"We were due to lose one," said Ray Nitschke, the middle linebacker for the Packers, after the game. "But one is all we'll lose."
One is all the Packers can lose, if they are to hold off the late-season drive of the Lions. Detroit has won both second-place playoffs since this game was begun in Miami two years ago; the team seems capable of winning the title if the Packers should stumble in their last three games.
If the Packers do trip, it will be entirely their own fault. They have by far the easier schedule. Twice in the closing three weeks Green Bay will face the footless Rams, a club that has managed to win only one game all season long. Their other game is against the San Francisco 49ers, who have won five games while losing six.
The Lions, on the other hand, face the Baltimore Colts (5-6), the Minnesota Vikings (2-8-1) and the revivified Chicago Bears (7-4). In other words, playing teams that have faced almost precisely the same competition, the Packers must win three games against two adversaries who have won a total of only six games so far. Even if the Lions do as well by winning their last three games against clubs that have accounted for 14 victories, they'll still finish a game behind Green Bay.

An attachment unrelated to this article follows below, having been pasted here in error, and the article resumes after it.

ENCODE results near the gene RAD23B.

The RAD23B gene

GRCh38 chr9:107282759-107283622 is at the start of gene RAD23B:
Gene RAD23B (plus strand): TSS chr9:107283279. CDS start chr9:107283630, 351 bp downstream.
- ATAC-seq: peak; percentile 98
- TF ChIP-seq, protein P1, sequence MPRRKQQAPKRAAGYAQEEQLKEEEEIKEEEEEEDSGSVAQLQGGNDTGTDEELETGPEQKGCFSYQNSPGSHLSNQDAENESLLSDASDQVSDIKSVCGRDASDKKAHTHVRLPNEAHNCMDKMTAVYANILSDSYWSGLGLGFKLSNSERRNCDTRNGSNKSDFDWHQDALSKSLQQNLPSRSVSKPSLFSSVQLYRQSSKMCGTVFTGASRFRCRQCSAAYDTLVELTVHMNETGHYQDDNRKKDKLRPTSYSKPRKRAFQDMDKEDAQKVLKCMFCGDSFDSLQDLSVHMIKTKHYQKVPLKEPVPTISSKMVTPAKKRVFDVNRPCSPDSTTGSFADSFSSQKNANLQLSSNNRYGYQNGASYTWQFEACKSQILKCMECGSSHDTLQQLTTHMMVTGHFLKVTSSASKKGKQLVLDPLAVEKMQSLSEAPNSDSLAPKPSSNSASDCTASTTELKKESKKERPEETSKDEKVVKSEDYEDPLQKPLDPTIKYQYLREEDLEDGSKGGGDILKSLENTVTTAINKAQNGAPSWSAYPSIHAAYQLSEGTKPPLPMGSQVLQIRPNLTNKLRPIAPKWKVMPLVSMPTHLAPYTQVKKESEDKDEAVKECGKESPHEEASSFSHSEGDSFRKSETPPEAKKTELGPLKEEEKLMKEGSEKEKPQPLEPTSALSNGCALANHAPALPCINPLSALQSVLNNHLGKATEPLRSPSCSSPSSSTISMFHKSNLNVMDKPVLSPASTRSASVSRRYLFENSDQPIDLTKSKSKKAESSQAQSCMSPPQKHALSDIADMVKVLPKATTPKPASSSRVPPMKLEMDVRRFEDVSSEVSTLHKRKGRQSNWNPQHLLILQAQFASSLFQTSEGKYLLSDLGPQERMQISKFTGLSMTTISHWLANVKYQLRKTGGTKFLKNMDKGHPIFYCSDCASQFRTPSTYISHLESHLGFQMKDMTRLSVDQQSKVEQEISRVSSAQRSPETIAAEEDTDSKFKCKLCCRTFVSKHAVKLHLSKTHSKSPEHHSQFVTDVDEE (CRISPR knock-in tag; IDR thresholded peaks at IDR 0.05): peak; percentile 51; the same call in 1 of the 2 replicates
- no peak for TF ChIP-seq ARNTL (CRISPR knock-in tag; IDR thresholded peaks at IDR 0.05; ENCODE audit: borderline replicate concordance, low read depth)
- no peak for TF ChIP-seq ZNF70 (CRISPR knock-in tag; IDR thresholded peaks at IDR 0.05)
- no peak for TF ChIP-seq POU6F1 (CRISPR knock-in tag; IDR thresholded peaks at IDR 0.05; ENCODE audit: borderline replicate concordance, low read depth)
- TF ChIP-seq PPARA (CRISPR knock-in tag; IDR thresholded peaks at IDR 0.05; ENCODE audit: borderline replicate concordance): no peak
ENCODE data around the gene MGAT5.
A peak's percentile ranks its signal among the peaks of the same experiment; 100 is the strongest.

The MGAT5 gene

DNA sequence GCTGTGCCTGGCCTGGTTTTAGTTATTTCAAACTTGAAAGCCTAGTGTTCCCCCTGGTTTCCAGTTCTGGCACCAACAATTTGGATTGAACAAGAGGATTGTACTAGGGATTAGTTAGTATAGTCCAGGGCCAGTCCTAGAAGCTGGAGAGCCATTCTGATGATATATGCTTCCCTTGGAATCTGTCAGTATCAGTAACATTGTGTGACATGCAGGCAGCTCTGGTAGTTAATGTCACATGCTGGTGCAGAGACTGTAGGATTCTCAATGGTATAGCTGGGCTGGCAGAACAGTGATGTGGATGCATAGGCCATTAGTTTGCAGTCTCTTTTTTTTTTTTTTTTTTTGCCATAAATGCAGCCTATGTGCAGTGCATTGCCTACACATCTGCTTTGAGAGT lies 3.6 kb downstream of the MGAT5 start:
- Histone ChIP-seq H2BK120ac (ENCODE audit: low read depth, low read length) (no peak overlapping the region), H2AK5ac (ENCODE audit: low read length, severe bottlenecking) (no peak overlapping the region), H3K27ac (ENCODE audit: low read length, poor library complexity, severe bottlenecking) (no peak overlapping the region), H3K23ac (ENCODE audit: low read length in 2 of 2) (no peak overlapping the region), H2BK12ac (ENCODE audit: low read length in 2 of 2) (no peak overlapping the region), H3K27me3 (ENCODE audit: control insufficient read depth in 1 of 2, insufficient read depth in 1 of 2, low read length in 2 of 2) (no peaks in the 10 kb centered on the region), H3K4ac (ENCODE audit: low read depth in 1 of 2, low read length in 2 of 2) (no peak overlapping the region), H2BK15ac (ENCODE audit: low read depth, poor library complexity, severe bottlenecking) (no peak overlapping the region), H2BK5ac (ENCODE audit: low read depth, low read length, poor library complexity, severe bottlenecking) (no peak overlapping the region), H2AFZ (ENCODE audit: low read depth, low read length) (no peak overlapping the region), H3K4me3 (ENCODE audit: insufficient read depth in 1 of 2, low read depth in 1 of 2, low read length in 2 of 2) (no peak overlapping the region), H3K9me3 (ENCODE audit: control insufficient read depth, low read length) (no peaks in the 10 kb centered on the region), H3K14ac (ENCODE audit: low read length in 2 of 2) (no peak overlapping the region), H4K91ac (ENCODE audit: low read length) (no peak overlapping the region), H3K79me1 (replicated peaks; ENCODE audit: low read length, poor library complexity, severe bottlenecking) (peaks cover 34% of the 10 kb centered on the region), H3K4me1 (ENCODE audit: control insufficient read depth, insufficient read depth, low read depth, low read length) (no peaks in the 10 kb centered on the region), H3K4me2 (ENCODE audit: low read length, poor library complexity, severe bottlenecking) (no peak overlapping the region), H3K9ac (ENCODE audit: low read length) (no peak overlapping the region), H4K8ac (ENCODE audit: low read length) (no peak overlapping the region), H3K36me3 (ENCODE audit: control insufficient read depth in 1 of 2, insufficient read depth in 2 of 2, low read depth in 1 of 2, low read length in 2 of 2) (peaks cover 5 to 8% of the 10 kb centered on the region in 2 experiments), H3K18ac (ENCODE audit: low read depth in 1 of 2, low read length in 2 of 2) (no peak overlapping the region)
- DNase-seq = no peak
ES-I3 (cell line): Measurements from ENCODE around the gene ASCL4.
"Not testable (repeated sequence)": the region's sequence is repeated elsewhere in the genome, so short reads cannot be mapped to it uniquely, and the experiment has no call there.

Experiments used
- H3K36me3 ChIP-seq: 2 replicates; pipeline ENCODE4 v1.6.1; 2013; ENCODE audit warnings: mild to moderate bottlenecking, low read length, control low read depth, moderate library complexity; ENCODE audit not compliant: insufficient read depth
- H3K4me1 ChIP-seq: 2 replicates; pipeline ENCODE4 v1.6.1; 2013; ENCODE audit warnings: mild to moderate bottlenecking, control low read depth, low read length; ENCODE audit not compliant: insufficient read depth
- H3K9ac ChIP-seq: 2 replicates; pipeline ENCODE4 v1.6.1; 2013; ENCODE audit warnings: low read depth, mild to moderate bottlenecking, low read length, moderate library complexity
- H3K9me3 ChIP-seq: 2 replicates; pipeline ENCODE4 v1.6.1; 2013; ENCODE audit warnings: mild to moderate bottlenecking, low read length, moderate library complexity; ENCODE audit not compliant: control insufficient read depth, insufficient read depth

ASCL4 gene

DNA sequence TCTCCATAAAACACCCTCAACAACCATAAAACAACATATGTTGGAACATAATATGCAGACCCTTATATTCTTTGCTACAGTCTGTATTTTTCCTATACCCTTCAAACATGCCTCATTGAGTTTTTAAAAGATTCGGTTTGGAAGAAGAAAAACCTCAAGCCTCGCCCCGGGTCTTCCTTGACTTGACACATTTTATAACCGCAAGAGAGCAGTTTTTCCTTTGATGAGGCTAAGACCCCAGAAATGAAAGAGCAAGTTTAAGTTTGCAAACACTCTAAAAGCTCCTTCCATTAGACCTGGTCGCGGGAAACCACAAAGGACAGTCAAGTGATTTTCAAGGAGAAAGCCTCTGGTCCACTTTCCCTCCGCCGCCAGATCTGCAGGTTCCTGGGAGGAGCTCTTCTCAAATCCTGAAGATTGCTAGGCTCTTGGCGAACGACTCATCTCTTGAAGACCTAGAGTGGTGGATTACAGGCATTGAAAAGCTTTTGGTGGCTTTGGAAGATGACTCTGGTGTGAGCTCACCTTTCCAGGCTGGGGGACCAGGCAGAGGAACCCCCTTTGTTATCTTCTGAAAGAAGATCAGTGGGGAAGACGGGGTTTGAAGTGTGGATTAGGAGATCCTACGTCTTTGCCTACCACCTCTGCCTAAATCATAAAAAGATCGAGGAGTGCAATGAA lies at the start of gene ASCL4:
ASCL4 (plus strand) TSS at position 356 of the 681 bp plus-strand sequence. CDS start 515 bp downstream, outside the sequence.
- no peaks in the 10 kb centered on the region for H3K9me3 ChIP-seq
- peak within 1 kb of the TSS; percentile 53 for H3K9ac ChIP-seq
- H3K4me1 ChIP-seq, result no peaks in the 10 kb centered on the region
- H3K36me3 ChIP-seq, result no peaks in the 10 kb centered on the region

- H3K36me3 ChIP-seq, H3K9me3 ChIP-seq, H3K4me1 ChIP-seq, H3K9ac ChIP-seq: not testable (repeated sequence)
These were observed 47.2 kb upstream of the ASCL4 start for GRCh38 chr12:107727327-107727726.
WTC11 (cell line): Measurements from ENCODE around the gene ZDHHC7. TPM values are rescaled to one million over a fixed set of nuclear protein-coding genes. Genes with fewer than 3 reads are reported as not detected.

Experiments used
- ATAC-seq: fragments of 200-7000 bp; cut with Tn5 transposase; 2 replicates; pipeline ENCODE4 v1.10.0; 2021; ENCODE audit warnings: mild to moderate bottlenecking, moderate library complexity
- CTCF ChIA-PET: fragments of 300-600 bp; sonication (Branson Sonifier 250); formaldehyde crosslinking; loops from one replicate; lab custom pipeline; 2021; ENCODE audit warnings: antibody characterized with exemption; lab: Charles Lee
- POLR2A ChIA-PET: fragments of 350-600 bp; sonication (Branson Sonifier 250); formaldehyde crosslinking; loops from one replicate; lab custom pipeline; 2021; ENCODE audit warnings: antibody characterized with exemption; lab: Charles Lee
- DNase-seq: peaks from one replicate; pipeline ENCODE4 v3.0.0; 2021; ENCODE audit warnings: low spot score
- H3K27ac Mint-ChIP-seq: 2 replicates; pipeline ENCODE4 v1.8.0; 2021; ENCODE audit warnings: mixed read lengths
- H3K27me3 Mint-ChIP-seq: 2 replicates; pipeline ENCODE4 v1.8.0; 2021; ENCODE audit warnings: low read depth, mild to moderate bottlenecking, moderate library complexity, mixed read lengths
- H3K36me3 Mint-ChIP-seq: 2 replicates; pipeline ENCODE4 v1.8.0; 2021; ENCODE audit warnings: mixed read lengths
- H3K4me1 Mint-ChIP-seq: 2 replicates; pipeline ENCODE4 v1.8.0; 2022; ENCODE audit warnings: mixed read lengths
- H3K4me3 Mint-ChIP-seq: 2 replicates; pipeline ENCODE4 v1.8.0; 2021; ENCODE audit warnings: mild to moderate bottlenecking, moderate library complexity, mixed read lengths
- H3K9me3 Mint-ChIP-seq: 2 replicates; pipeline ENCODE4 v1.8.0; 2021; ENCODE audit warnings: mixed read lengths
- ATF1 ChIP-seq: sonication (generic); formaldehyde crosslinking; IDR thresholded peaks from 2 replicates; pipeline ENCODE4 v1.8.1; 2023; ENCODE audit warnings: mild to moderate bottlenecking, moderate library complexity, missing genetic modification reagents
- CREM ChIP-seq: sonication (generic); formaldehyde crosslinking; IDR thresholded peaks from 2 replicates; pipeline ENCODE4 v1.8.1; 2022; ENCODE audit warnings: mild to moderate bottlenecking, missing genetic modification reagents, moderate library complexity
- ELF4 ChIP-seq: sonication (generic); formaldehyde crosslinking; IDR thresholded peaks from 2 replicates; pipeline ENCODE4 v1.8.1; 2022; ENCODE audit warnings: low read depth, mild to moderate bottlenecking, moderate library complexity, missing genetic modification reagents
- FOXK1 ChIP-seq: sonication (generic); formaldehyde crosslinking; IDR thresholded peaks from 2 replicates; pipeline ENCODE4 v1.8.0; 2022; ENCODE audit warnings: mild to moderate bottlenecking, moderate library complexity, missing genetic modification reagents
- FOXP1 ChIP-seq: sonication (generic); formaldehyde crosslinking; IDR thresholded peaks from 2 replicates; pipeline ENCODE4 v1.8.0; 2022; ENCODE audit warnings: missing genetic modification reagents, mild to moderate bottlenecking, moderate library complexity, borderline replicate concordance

There is, of course, the intriguing prospect of a tie, should Green Bay lose one game and the Lions go clean. On the basis of Thursday's performance you might guess that the Lions would win the playoff game. The assumption is reasonable, although the Green Bay team probably will have—healthy and useful—both Paul Hornung and Currie, the two cripples who were conspicuously missing from Thursday's game.
The Giants brushed aside the Washington Redskins very easily in Washington. In the two man-to-man duels that, as much as any one thing, decided this game the Giants enjoyed a clear superiority. Claude Crabb, a rookie defensive back for the Redskins, was given the unenviable task of trying to cover the Giants' Del Shofner, man to man. As might be expected, he did not fare well. Early in the game, Shofner ran short patterns until Crabb became overly conscious of the short pass. When the opportunity seemed ripe, Shofner ran a short pattern, hesitated, then went deep, and Y. A. Tittle's pass found him alone in the end zone (below).